Advent in the middle of nowhere

Advent 2C

In the name of God, who is our hope.  Amen.

A couple of years ago I read an article about a person who lives in the center of the country – or at least at that place that most online maps identify as the center of the country, a rural area in northern Kansas.  The bizarre thing about her experience, was that she found that living at that point – which, otherwise, might have been described as the middle of nowhere – in the age of the internet, she had made become the target of criminal investigations, and harassment of all sorts that she never could have imagined.

Let me back up for a second.  Every internet device that anyone uses is assigned a unique series of numbers called its IP address.  This includes your computer, your smart phone, your wireless printer, maybe even your car! – anything you own that’s connected to the internet.  Back in 2011, a company began mapping these addresses to help advertisers direct their marketing online more closely to their intended audiences.  The maps can sometimes get very specific – down to a particular street address.  But most often, they’re more general than that – just pointing to a particular city and state.  For some servers, however, it’s almost impossible to map the IP address more specifically than to just its country of origin.

That’s where this property in the “middle of nowhere” comes in.  It just so happens that the company mapping IP addresses randomly dropped a pin near the center of the map to represent the United States.  And that “pin” – if you zoom in on the map far enough – happens to be on this lady’s property.

So, when the FBI is investigating criminal activity online in the United States, and uses the IP address map to locate the perpetrators, often, this house comes up as the location.  She’s even told stories of receiving phone calls from irate people wanting her to stop emailing, or accusing her of engaging in marital infidelity, and all sorts of other things.

Her family has owned this property for three generations, and up until about 8 years ago, it was a quiet, easily forgettable place.  Suddenly, in the age of the internet, it has become an unintended hub of the world’s focus.

In the Gospel of Luke, the Judean wilderness is the first-century equivalent of that pin in the map.  It’s that part of the region that didn’t matter – at least not to the people in charge.  It was outside the realm of the circles of power; beyond the spheres of influence.  It was as if the Gospel of the coming of Christ were to be announced in an isolated field in Kansas where the nearest neighbor was a mile away.  And John the Baptist dropped the pin – sending the world’s focus to this place that, otherwise, wouldn’t have ever been noticed.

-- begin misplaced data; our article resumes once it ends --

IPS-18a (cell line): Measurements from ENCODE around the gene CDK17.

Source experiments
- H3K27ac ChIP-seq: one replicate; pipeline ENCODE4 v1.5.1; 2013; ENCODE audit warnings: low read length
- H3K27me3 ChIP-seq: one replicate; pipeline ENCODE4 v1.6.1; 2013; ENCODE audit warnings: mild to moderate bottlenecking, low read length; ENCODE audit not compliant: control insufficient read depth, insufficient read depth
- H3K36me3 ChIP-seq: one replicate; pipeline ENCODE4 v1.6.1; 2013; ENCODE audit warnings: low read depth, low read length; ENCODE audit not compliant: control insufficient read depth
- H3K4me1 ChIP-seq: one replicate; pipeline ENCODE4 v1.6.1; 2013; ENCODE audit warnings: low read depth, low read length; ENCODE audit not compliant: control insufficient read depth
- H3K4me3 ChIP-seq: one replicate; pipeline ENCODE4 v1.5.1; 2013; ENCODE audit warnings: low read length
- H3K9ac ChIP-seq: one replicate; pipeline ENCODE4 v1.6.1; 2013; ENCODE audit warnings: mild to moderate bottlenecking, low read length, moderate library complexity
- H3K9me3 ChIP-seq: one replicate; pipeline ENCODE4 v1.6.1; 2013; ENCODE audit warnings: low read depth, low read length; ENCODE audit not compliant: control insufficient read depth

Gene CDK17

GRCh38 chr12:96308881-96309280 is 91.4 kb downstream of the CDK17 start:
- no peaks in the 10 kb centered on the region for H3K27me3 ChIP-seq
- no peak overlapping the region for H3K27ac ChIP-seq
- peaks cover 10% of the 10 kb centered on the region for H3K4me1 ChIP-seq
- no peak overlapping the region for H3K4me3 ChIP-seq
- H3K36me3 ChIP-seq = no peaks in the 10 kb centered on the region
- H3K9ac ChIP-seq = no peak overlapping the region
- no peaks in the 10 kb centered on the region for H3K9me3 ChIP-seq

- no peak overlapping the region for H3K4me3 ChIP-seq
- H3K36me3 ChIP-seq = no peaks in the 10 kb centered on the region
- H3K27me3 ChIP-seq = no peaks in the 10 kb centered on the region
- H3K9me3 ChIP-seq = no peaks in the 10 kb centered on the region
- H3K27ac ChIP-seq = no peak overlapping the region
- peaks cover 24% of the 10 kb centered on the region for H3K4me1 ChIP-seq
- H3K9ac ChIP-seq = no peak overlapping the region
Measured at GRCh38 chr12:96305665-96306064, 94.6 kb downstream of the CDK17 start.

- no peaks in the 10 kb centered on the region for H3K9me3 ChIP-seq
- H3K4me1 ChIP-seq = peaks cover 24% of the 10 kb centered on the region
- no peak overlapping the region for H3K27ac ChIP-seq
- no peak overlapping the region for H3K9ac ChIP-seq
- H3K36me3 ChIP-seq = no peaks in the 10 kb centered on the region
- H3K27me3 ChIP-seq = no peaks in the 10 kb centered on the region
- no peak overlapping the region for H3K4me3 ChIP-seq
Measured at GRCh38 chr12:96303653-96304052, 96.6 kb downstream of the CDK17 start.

It’s significant that that’s where the story of Jesus gets started.  The message of Christ didn’t come into the world in a vacuum.  Jesus wasn’t foretold in a church or a synagogue.  We weren’t warned to prepare from the rotunda of an impressive building that represented the seat of all political power.  The first sign of Christ came in the wilderness.  In a place that most of the people in charge would say didn’t matter.  And from a person that almost everyone just knew didn’t matter.

But, as if to highlight the counterpoint, Luke tells this story of the wilderness by first fixing the story into the context of the secular and religious powers of the day.

“In the fifteenth year of the reign of Emperor Tiberius, when Pontius Pilate was governor of Judea, and Herod was ruler of Galilee… during the High Priesthood of Annas and Caiaphas…”

These were the power players of the day.  They were where you’d expect the pin on the map to drop – in the middle of the movers and shakers.  The place where our attention is naturally drawn.  But the message of Christ first comes from “the voice of one crying out in the wilderness”.  That’s where this story starts.

After two millennia, and our own lifetimes of observation, it’s easy to miss that.  It’s easy to miss the radical way that God declared that “all flesh [would] see the salvation of God.”  But it’s important to remember. Not just the leaders, or the influencers.  Not just the wealthy and the elite.  Everyone.

A friend of mine reflected earlier this week on the funeral service for President Bush at the National Cathedral.  He talked about the comfort he felt in recognizing that those beautiful words from the Book of Common Prayer – the same words that usher Presidents and other Figures of State through their final journey on earth to their resting places are the same ones that he uses when called to usher others – both pillars of the church and paupers, left unloved and alone.  The same words that will one day be used to usher him on that same path.  Words that work for the humble and the great and all those others of us in between.

That’s the message that’s coming.  That ALL flesh shall see the salvation of God.  Even though we exist in the real world – with its powers and influences and leaders – this message of salvation isn’t just reserved for them.  It’s even for us.  The Word of God is all encompassing – even more so than the words of our prayers that are made to reach both high and low.  The Word of God does even more – reaches even farther.

That’s the promise.  That’s the hope that the Advent of Christ represents.  A hope that even we will be given the chance to see and to know the glory of God.  We live in that hope.  Amen.